I ventured over to Gatorland in early April to see what sorts of snazzy breeding colors the birds were sporting. For those of you that use my blog to plan your Florida trips, the exact date was April 8. The rookery was filled with photographers and with beautiful birds. All the species were there: Great Egrets, Tricolored Herons, Snowy Egrets, Little Blue Herons, Anhingas, Double-Crested Cormorants, and Cattle Egrets. I had been hoping for Cattle Egrets in breeding colors, and I got them! Actually all the species were engaged in wonderful breeding displays, even the Great Egrets, who as the earliest breeders already have nests with half-grown chicks.
This bird enchanted me all morning. Positioned high in the Brazilian Pepper bushes, he was still trying to attract a mate. He regularly puffed up all his lacy feathers and thrust his head to the heavens. All his antics didn’t seem to impress the birds around him, though. They were too busy grabbing branches to build their own nests.
This is a different bird. Many of the Great Egrets were past the peak breeding color phase, but this one was still showing off those bright green lores and the red eyeball.
The first Great Egret clutches are already getting pretty big. A few Great Egrets had tiny chicks in their nests. This nest was my favorite – three animated chicks who were begging Mom to regurgitate some breakfast. I loved how the biggest one stretched his wings in his insistence.
The Tricolored Heron adults were also sporting their breeding colors with those crazy hairstyles. Now I see where their babies get their crazy hair from! Of course, one of my favorite shots from the morning was not the typical rookery shot – it was a back-of-the-head shot of this same bird.
The Snowy Egrets were mostly on eggs, some with small chicks. I saw only this one Snowy Egret in full breeding colors. Look at the red on his face! He was showing off in front of a palm tree all morning lot.
But my favorite colors are those of the Cattle Egrets. Our common birds of the cow pastures burst into bright pinks and purples and oranges for just a few days as they attract a mate.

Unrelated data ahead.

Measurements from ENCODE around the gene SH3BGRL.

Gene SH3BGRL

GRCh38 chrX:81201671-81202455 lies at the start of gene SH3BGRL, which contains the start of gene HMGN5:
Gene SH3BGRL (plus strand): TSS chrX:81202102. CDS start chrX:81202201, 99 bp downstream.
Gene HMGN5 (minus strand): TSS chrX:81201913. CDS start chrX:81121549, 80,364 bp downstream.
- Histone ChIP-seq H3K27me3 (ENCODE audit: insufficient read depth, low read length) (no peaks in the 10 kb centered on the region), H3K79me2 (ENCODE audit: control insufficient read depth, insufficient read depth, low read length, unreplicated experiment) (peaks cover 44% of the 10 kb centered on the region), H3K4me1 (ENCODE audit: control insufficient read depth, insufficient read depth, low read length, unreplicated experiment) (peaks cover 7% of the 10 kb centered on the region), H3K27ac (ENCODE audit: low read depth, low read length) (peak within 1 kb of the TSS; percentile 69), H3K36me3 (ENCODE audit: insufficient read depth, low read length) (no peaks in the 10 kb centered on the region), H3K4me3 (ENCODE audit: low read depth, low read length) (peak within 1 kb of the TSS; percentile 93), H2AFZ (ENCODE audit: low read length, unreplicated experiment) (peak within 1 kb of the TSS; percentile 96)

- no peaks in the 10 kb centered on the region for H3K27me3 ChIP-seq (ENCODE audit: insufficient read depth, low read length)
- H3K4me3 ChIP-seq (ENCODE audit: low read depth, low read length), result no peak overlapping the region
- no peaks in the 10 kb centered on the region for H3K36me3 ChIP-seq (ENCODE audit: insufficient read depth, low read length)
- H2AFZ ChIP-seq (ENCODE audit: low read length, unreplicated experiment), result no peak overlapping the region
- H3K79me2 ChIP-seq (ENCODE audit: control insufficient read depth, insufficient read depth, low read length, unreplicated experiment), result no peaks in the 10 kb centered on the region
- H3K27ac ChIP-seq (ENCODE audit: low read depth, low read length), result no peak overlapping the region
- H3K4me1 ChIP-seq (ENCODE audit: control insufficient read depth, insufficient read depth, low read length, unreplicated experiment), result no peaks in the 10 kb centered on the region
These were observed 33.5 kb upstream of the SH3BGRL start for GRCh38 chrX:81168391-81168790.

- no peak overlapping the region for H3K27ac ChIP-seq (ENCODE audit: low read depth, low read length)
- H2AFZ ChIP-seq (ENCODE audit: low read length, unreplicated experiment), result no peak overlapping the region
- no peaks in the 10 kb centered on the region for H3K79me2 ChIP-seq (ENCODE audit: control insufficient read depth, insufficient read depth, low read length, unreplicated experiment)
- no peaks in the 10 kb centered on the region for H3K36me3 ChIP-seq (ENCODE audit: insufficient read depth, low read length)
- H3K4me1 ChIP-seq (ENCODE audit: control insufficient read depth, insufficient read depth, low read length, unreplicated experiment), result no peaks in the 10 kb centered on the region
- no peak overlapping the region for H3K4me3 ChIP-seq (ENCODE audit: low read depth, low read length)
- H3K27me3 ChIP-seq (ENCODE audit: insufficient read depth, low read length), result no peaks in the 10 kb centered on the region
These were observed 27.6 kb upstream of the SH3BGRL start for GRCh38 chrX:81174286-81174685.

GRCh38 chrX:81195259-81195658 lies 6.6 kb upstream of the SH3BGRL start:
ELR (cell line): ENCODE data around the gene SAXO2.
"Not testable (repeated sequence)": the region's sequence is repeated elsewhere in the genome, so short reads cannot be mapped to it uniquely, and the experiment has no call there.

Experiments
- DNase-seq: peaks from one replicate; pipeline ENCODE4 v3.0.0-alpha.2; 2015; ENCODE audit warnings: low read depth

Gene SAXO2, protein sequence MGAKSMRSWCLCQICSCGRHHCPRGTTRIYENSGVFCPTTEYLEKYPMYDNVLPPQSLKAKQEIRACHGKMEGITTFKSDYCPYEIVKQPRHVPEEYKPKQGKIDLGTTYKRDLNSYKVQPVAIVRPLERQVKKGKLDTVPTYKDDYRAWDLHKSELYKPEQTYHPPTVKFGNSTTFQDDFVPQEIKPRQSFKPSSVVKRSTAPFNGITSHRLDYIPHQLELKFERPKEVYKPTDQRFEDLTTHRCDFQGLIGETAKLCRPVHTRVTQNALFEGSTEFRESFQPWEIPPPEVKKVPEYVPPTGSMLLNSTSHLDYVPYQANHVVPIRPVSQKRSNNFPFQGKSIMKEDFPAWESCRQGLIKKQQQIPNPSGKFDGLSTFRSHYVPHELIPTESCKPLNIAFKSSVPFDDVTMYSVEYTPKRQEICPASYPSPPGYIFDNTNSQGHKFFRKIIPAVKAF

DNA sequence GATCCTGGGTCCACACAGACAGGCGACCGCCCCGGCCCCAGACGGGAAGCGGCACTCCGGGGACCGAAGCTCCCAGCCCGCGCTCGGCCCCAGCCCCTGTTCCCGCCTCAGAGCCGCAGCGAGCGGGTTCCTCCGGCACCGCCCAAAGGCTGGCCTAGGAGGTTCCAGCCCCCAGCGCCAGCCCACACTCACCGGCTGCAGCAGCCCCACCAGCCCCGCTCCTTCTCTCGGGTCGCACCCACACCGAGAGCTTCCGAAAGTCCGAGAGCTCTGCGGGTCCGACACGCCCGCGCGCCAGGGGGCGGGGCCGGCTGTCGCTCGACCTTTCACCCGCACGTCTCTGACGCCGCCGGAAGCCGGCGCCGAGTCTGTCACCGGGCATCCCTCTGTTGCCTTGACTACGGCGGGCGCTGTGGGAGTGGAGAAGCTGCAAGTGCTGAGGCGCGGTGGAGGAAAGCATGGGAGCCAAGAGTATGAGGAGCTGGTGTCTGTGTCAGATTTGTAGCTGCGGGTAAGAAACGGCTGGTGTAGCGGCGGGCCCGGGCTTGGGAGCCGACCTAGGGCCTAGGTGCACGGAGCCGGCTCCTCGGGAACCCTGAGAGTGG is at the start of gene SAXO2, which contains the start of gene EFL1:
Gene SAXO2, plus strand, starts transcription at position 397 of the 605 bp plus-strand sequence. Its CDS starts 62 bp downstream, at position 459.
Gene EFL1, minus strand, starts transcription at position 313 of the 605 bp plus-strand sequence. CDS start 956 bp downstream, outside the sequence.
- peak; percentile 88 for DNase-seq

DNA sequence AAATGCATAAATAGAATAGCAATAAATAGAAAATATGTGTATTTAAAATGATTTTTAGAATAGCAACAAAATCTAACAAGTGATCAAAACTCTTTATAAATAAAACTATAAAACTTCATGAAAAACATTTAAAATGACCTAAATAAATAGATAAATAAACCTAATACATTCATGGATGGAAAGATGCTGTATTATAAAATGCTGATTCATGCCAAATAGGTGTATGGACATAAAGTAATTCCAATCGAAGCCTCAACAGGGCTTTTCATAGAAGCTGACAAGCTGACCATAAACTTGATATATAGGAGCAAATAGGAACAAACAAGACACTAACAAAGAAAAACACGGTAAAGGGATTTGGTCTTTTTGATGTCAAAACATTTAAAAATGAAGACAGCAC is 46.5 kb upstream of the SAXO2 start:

There were several pairs of Cattle Egrets who were in similar colors, all building nests and showing off for their mates. I put on my 2x teleconverter and enjoyed the opportunity for head shots.
As the morning went on, I pulled out my intermediate telephoto and did some flight shots. A Double-crested Cormorant was hunting for nest material, and he flew regularly between a tree and his nest. It’s nice when birds are so predictable!
I climbed the observation tower and found myself looking straight into a pair of Double-crested Cormorant nests. The cormorants were sporting the double crests that they are named for, which are only visible during breeding season.
My other good flight shot of the day was of this Great Egret. I loved the graceful spread of his wings and long stretch of his legs. I enhanced this image in Topaz Glow to emphasize the feathers. It’s cool how you can see both his eyes!
So that was my morning at Gatorland. It’s funny how when I first started bird photography, I mostly photographed the babies. Now I have a greater appreciation for the adults and their breeding rituals. Here’s a parting shot of a Cattle Egret with nesting material. Such a beautiful bird!
Want to learn more about nature photography at Gatorland Rookery?
Check out my Gatorland Rookery page with more information about the location, map, website, photography tips, etc. It is archived by date so you can see my images from previous visits. Maybe you'll be inspired for your own trip!
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